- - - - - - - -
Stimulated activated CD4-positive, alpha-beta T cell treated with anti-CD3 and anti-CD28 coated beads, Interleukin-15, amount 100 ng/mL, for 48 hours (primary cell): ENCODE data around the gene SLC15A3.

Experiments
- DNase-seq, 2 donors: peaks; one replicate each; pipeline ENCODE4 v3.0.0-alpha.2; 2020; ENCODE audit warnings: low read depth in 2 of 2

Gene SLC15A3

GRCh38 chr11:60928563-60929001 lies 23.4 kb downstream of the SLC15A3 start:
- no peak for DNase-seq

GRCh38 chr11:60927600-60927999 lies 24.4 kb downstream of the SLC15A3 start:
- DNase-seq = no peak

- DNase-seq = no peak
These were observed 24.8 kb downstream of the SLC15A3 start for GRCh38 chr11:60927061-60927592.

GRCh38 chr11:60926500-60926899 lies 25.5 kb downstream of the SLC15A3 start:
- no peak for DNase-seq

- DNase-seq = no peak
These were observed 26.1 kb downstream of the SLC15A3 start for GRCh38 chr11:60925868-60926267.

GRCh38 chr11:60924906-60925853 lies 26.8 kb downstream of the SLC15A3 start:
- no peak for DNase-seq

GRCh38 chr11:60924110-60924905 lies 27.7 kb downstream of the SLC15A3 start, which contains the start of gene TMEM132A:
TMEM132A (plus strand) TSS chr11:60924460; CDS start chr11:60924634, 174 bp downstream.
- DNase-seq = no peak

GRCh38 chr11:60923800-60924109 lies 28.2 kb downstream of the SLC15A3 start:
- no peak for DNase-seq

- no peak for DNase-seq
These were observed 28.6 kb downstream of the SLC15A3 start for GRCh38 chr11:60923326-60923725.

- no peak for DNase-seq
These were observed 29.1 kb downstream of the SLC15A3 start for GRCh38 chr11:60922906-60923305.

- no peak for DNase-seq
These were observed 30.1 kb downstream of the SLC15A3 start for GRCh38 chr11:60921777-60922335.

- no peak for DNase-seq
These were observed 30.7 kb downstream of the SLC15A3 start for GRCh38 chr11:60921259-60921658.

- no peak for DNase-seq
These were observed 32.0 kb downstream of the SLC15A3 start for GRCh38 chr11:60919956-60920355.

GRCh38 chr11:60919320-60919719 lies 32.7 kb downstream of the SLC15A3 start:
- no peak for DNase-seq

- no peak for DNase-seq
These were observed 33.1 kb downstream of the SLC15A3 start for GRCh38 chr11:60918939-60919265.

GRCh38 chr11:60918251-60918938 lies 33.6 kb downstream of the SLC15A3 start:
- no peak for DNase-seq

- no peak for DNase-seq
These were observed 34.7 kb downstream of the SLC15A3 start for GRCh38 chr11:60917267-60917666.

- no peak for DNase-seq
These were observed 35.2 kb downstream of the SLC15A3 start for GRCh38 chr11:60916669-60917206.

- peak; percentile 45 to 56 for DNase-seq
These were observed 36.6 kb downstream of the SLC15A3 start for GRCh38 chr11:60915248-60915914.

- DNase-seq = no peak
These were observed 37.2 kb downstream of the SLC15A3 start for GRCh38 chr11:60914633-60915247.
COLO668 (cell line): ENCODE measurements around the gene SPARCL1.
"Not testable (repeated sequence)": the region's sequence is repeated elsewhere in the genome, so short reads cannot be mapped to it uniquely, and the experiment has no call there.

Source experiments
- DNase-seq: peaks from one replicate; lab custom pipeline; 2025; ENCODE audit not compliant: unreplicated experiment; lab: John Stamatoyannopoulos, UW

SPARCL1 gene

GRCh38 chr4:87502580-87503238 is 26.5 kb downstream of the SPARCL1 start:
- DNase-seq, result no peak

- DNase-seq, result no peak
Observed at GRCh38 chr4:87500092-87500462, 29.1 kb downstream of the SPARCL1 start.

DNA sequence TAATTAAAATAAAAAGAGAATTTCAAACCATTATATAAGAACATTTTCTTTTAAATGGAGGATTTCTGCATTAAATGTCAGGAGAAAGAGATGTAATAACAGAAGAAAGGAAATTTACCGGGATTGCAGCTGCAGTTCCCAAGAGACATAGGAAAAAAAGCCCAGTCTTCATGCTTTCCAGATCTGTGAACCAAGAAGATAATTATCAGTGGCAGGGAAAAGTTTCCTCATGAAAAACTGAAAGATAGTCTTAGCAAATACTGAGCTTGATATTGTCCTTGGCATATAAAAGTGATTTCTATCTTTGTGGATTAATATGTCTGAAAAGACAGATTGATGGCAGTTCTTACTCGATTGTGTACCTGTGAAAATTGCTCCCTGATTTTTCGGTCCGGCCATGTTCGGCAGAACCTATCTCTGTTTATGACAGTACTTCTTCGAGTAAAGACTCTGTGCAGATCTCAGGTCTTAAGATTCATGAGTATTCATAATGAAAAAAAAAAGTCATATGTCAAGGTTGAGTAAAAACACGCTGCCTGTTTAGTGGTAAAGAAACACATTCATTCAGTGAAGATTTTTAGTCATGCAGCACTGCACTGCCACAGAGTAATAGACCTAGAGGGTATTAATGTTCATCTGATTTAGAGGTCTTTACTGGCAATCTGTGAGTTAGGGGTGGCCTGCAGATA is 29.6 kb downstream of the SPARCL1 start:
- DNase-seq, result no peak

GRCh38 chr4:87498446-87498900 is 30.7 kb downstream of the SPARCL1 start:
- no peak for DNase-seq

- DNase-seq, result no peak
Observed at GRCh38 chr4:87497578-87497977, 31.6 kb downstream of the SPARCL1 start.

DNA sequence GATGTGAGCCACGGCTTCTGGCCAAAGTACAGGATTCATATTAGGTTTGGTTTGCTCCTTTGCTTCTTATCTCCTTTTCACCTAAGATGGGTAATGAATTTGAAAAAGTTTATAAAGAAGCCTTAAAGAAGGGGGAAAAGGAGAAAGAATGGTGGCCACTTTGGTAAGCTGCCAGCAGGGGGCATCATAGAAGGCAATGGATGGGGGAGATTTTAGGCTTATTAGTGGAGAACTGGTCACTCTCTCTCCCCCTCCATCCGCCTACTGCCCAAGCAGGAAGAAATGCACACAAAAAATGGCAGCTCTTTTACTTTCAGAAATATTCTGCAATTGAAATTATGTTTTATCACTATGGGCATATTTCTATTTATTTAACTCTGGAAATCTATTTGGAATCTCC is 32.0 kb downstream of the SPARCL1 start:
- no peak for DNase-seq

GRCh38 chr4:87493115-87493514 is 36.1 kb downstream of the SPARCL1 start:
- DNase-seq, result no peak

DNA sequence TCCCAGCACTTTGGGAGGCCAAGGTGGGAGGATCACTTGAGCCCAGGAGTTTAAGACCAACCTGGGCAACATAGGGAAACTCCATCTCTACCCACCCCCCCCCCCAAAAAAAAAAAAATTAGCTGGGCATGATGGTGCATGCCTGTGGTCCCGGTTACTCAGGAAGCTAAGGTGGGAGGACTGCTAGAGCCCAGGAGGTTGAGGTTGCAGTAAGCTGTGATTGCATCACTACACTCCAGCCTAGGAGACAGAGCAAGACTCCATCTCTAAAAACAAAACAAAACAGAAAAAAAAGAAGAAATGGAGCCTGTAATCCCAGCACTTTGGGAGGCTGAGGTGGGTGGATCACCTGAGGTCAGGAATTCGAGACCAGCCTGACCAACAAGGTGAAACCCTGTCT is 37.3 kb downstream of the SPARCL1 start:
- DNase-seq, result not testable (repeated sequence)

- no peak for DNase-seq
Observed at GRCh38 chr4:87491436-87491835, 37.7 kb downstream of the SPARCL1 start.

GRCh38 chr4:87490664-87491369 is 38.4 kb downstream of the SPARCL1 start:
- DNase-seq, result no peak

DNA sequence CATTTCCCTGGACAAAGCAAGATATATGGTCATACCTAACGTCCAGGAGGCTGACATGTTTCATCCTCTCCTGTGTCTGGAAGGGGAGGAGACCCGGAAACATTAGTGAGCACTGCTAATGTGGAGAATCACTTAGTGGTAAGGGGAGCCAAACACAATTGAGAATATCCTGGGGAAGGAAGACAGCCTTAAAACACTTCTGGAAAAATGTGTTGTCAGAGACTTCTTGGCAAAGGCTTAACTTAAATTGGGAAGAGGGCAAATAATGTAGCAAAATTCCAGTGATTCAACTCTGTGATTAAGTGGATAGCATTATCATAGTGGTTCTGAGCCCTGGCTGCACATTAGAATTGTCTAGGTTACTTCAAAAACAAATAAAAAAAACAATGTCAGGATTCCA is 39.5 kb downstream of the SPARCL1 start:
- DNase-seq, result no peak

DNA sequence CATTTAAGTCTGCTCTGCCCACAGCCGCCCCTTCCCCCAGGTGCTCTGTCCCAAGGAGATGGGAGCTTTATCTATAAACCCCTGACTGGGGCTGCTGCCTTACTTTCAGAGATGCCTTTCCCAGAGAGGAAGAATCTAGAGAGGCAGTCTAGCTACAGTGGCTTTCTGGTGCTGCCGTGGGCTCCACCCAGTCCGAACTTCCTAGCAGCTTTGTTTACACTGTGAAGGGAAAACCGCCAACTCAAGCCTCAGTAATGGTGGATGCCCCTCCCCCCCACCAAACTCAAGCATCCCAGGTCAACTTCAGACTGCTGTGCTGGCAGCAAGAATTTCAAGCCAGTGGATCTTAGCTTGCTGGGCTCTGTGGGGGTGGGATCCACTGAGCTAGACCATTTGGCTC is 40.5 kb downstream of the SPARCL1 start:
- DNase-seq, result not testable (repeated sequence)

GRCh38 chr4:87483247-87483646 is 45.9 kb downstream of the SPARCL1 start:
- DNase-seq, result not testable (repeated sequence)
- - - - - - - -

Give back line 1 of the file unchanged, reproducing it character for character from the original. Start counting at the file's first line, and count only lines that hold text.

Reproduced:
Stimulated activated CD4-positive, alpha-beta T cell treated with anti-CD3 and anti-CD28 coated beads, Interleukin-15, amount 100 ng/mL, for 48 hours (primary cell): ENCODE data around the gene SLC15A3.